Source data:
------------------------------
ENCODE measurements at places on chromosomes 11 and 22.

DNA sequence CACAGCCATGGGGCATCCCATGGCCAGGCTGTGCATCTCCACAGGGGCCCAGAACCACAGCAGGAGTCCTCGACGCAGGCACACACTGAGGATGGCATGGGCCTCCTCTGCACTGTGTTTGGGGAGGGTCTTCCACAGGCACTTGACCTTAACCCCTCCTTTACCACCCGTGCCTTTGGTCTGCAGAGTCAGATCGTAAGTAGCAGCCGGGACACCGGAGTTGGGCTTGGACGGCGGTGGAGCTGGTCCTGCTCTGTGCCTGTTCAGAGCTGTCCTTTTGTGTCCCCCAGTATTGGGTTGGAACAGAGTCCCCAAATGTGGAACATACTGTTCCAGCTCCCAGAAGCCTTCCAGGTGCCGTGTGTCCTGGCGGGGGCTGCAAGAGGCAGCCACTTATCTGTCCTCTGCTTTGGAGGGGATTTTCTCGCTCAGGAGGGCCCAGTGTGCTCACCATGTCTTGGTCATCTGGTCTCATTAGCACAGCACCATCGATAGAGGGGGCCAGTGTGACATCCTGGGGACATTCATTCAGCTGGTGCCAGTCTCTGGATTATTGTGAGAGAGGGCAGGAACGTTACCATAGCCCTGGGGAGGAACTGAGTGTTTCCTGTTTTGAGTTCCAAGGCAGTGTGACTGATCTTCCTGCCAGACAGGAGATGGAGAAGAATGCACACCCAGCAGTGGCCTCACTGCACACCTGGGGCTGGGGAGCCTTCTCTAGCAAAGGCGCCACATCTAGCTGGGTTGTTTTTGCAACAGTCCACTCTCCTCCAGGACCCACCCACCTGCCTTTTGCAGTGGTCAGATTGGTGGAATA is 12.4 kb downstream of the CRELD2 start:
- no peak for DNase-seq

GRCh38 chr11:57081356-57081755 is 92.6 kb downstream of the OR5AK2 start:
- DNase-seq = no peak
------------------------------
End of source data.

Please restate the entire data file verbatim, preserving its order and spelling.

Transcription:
ENCODE measurements at places on chromosomes 11 and 22.

DNA sequence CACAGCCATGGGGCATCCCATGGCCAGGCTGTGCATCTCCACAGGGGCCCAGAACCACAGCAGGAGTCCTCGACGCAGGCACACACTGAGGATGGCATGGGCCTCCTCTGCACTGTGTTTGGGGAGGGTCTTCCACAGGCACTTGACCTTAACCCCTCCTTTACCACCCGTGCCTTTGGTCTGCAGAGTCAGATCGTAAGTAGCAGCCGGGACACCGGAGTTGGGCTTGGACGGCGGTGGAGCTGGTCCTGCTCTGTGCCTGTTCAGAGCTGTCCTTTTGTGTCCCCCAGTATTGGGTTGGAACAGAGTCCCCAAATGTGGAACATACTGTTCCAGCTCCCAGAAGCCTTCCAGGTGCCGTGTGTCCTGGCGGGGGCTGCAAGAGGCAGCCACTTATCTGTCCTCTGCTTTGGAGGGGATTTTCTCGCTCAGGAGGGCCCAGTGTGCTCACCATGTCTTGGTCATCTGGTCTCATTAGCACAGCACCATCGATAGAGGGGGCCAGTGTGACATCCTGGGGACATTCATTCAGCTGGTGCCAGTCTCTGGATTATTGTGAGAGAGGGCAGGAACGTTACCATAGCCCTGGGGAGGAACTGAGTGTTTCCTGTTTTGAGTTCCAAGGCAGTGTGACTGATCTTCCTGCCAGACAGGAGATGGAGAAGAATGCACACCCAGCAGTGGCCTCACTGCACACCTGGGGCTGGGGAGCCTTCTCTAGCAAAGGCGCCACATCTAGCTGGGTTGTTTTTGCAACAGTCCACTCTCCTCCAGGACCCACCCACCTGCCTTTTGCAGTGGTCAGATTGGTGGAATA is 12.4 kb downstream of the CRELD2 start:
- no peak for DNase-seq

GRCh38 chr11:57081356-57081755 is 92.6 kb downstream of the OR5AK2 start:
- DNase-seq = no peak